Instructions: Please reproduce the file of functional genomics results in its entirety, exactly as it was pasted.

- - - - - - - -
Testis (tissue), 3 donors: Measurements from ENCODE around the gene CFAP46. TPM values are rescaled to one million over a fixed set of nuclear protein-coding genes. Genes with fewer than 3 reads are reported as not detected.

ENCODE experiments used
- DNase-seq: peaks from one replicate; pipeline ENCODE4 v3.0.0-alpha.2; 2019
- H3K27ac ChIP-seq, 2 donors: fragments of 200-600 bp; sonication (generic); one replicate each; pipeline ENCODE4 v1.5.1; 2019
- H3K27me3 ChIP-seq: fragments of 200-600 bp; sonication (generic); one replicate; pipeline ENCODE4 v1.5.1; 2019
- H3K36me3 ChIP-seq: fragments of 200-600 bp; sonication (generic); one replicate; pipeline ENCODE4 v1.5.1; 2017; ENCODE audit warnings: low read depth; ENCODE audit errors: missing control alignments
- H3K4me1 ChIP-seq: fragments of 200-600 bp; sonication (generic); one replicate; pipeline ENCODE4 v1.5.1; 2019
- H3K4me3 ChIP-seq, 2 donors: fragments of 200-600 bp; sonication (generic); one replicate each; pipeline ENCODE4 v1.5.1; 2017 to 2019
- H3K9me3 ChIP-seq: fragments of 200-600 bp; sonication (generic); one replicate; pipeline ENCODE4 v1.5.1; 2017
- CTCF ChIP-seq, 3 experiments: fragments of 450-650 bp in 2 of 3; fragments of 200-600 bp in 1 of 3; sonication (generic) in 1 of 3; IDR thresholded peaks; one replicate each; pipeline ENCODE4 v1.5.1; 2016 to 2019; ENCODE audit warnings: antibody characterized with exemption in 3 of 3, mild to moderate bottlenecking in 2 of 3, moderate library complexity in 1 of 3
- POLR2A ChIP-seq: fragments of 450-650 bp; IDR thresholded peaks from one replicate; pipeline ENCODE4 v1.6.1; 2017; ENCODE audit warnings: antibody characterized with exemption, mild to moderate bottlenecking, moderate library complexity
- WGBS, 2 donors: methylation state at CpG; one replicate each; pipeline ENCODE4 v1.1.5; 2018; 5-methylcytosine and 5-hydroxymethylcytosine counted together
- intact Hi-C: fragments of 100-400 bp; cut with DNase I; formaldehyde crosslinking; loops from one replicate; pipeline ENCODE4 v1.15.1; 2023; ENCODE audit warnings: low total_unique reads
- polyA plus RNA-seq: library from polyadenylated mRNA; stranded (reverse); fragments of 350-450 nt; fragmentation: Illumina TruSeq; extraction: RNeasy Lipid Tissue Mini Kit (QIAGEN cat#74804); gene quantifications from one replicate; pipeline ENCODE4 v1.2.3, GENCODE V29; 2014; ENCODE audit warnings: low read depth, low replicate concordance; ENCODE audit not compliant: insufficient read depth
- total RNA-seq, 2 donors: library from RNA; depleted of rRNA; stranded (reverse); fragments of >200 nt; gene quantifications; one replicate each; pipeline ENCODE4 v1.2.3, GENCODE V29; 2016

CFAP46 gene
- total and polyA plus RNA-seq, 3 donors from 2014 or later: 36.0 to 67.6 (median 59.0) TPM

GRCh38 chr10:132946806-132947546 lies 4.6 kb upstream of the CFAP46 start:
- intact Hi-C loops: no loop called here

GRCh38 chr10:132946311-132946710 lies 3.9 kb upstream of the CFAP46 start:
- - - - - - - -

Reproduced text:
Testis (tissue), 3 donors: Measurements from ENCODE around the gene CFAP46. TPM values are rescaled to one million over a fixed set of nuclear protein-coding genes. Genes with fewer than 3 reads are reported as not detected.

ENCODE experiments used
- DNase-seq: peaks from one replicate; pipeline ENCODE4 v3.0.0-alpha.2; 2019
- H3K27ac ChIP-seq, 2 donors: fragments of 200-600 bp; sonication (generic); one replicate each; pipeline ENCODE4 v1.5.1; 2019
- H3K27me3 ChIP-seq: fragments of 200-600 bp; sonication (generic); one replicate; pipeline ENCODE4 v1.5.1; 2019
- H3K36me3 ChIP-seq: fragments of 200-600 bp; sonication (generic); one replicate; pipeline ENCODE4 v1.5.1; 2017; ENCODE audit warnings: low read depth; ENCODE audit errors: missing control alignments
- H3K4me1 ChIP-seq: fragments of 200-600 bp; sonication (generic); one replicate; pipeline ENCODE4 v1.5.1; 2019
- H3K4me3 ChIP-seq, 2 donors: fragments of 200-600 bp; sonication (generic); one replicate each; pipeline ENCODE4 v1.5.1; 2017 to 2019
- H3K9me3 ChIP-seq: fragments of 200-600 bp; sonication (generic); one replicate; pipeline ENCODE4 v1.5.1; 2017
- CTCF ChIP-seq, 3 experiments: fragments of 450-650 bp in 2 of 3; fragments of 200-600 bp in 1 of 3; sonication (generic) in 1 of 3; IDR thresholded peaks; one replicate each; pipeline ENCODE4 v1.5.1; 2016 to 2019; ENCODE audit warnings: antibody characterized with exemption in 3 of 3, mild to moderate bottlenecking in 2 of 3, moderate library complexity in 1 of 3
- POLR2A ChIP-seq: fragments of 450-650 bp; IDR thresholded peaks from one replicate; pipeline ENCODE4 v1.6.1; 2017; ENCODE audit warnings: antibody characterized with exemption, mild to moderate bottlenecking, moderate library complexity
- WGBS, 2 donors: methylation state at CpG; one replicate each; pipeline ENCODE4 v1.1.5; 2018; 5-methylcytosine and 5-hydroxymethylcytosine counted together
- intact Hi-C: fragments of 100-400 bp; cut with DNase I; formaldehyde crosslinking; loops from one replicate; pipeline ENCODE4 v1.15.1; 2023; ENCODE audit warnings: low total_unique reads
- polyA plus RNA-seq: library from polyadenylated mRNA; stranded (reverse); fragments of 350-450 nt; fragmentation: Illumina TruSeq; extraction: RNeasy Lipid Tissue Mini Kit (QIAGEN cat#74804); gene quantifications from one replicate; pipeline ENCODE4 v1.2.3, GENCODE V29; 2014; ENCODE audit warnings: low read depth, low replicate concordance; ENCODE audit not compliant: insufficient read depth
- total RNA-seq, 2 donors: library from RNA; depleted of rRNA; stranded (reverse); fragments of >200 nt; gene quantifications; one replicate each; pipeline ENCODE4 v1.2.3, GENCODE V29; 2016

CFAP46 gene
- total and polyA plus RNA-seq, 3 donors from 2014 or later: 36.0 to 67.6 (median 59.0) TPM

GRCh38 chr10:132946806-132947546 lies 4.6 kb upstream of the CFAP46 start:
- intact Hi-C loops: no loop called here

GRCh38 chr10:132946311-132946710 lies 3.9 kb upstream of the CFAP46 start: